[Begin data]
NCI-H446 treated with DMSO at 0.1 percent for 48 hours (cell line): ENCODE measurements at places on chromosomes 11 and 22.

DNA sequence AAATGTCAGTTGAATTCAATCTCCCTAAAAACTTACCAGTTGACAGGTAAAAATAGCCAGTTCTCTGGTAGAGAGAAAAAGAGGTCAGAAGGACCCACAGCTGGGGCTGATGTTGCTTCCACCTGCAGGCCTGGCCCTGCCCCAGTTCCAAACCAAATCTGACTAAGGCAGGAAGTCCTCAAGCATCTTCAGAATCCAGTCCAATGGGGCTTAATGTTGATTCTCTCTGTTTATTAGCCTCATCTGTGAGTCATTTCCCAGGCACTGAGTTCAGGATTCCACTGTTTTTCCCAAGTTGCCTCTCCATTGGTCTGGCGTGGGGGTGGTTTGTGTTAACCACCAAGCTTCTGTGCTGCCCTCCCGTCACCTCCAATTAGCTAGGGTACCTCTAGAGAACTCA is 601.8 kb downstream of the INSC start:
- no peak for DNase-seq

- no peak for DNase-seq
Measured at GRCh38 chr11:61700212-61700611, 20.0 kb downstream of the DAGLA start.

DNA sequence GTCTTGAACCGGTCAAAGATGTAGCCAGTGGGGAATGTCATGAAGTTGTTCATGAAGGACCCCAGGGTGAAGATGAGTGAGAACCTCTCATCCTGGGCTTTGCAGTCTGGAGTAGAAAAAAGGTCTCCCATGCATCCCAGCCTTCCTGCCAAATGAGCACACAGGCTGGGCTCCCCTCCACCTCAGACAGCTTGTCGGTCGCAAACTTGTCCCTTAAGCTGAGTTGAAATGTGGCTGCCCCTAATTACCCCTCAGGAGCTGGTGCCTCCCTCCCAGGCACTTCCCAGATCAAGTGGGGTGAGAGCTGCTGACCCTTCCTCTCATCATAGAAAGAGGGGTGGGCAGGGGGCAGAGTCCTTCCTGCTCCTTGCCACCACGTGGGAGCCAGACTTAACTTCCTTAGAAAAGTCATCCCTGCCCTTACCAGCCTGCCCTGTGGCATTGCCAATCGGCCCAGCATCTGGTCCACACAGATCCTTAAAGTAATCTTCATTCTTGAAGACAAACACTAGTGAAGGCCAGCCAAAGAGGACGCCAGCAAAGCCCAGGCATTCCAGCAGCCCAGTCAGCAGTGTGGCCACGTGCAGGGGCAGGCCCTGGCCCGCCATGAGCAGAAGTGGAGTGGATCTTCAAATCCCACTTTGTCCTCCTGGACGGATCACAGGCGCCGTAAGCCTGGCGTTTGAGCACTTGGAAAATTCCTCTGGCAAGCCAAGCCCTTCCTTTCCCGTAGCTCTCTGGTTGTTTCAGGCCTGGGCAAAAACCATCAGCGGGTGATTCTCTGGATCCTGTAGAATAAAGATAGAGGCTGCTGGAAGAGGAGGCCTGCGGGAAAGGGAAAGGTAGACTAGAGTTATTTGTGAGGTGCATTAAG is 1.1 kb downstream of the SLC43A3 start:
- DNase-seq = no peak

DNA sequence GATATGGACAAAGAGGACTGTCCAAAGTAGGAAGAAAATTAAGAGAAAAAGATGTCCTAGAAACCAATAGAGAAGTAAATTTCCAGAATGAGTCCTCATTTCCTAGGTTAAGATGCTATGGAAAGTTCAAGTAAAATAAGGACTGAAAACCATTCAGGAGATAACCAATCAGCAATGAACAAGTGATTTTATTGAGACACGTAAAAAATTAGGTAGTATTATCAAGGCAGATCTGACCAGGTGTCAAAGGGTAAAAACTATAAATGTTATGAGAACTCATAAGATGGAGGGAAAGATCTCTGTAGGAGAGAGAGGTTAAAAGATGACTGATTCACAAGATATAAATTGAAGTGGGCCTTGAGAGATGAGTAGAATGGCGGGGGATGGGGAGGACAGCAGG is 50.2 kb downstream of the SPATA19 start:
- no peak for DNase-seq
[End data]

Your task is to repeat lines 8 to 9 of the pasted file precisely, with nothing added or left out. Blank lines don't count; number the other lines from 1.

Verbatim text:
DNA sequence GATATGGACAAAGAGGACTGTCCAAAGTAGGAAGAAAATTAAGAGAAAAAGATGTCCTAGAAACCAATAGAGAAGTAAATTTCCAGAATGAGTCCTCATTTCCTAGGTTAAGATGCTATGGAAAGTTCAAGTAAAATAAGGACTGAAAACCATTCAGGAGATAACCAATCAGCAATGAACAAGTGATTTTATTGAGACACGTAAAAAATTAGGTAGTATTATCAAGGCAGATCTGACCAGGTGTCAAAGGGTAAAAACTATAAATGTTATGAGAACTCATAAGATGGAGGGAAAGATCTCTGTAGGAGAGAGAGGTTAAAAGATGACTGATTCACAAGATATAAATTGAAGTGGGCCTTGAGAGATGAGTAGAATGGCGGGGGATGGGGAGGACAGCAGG is 50.2 kb downstream of the SPATA19 start:
- no peak for DNase-seq